Chiswick School Minibus Turns Up on Ukrainian Border

Vicar of Christ Church Turnham Green uses it in to help relief effort

The Chiswick School minibus can bee seen in the background
The Chiswick School minibus can bee seen in the background


Cleaning Up The Streets of Chiswick for Ukraine

Convoy of Supplies for Ukraine Departs from Chiswick

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The Chiswick School bus has recently been well off its usual patch having been driven to the border of Ukraine and Poland.

It was lent by the head teacher of the school Laura Ellener to the Reverend Richard Moy, Vicar of Christ Church on Turnham Green, to bring supplies to refugees fleeing Vladimir Putin's war of aggression in their country.

Richard was joined by his friend Danny Williams, who he rowed with at Cambridge and who, until recently, lived in Ukraine with his wife and family until recently. Danny was able to provide local contacts to maximise the effectiveness of the effort.

Richard is a director of SOMA UK, a relief charity which helps out in crisis situations throughout the world.

The Chiswick School minibus being loaded up in the UK
The Chiswick School minibus being loaded up in the UK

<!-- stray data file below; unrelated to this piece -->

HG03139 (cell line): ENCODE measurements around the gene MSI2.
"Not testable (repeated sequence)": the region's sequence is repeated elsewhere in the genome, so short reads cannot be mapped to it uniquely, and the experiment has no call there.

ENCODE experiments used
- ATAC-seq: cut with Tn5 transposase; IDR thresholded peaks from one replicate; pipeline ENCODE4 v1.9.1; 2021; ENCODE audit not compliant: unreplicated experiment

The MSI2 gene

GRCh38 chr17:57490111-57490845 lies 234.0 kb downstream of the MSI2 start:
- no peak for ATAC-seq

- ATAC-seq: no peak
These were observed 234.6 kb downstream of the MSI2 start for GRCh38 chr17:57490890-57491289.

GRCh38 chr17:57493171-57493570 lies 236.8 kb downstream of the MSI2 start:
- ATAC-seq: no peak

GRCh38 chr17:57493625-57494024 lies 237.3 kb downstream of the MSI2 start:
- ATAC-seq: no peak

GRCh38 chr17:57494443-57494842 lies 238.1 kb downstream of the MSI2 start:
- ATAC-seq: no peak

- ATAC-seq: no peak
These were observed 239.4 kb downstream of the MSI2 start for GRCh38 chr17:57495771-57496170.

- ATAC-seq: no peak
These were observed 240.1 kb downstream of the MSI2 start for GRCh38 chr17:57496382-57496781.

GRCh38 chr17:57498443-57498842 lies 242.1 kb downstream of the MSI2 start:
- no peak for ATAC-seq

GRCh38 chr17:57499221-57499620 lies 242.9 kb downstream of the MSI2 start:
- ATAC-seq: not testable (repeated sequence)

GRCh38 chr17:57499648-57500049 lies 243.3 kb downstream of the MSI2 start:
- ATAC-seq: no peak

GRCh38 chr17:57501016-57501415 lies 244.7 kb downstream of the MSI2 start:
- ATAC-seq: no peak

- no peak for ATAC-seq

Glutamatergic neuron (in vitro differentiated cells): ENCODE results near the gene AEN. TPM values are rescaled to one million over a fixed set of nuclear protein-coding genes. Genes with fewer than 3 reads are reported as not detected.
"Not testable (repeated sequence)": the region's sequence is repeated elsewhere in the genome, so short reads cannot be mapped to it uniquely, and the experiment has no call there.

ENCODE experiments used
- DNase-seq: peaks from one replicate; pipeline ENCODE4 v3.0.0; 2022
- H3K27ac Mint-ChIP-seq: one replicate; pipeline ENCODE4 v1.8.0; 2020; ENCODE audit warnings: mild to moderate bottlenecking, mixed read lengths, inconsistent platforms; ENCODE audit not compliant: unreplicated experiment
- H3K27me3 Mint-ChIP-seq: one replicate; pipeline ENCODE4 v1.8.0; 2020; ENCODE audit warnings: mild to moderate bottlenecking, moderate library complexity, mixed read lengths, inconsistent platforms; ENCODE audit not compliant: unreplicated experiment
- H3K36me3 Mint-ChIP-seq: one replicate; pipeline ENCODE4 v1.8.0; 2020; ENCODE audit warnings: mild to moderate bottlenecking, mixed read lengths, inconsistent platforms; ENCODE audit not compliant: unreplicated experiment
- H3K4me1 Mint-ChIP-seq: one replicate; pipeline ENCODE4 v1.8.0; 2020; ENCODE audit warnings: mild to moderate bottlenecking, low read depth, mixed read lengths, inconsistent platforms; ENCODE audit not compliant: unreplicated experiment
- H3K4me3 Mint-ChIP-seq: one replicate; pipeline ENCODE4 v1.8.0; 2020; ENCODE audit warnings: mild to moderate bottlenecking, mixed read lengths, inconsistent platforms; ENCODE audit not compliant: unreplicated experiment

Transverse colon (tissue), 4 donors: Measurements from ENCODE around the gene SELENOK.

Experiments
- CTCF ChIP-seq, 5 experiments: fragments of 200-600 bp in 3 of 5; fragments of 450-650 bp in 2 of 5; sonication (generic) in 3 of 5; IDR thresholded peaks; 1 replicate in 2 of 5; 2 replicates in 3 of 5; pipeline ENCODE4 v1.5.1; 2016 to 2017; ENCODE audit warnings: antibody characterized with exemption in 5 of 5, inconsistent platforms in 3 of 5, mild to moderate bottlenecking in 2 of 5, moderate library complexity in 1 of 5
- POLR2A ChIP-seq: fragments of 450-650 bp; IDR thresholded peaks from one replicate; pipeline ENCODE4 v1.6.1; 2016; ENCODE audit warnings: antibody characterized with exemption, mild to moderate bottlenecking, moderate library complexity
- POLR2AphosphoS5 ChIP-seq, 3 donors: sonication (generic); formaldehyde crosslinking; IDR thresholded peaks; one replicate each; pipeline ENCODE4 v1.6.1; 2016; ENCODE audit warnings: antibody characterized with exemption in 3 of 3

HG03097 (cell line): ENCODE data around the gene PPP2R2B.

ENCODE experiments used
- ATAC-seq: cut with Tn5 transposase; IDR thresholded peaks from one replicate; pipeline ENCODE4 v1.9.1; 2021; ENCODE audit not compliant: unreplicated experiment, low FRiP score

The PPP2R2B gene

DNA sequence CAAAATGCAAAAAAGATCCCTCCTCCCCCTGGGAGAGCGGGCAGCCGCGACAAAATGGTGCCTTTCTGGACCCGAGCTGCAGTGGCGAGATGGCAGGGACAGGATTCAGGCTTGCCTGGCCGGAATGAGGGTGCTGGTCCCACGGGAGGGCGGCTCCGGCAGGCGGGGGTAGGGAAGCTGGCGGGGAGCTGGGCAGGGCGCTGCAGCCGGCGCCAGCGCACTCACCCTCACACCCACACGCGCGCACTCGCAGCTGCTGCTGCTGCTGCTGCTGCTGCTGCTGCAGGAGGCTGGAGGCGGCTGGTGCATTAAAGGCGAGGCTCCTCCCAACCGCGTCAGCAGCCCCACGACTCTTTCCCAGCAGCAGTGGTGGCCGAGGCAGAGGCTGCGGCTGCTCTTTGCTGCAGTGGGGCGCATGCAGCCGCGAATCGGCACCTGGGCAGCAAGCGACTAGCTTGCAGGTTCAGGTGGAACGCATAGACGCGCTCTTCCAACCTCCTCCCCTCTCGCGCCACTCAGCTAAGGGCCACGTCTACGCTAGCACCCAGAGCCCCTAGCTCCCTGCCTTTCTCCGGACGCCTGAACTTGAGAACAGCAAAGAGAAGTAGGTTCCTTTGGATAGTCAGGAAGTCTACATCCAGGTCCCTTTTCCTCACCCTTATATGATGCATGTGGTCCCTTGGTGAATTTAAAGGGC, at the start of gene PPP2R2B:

The minibus left Chiswick on Wednesday (9 March) packed with medical supplies which have now been delivered into Ukraine and it was subsequently restocked with supplies such as nappies to give to people on the Polish side of the border. Cash donated by people in the UK was used to go to local supermarkets to buy essentials.

The long journey did take its toll on the vehicle and it needed some maintenance which was provided free by a Peugeot garage in Poland.

On its return journey it took 12 passengers who have been given safe haven by various countries across Europe and will be dropped off along the way.

The minibus returned home safely on Saturday after its 103 hour trip.

Richard Moy said it was a tragedy the refugees weren't coming to the UK
Richard Moy said it was a tragedy the refugees weren't coming to the UK

Reverend Richard said 'tragically' none of the refugees was heading to the UK but added, "It was great to give things directly to people (such as a teddy bear knitted on the Isle of Wight into the hands of a young girl needing comfort, powerbanks etc), But what has been even more overwhelming have been the people opening up their homes to take in displaced Ukrainian, and in Germany especially queues of people at train stations waiting to meet people they’ve never met and take them home with them. Thank you for everyone in the UK who has got in touch to say you’d love to do that too. Keep writing to members of parliament and let them know."

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March 13, 2022

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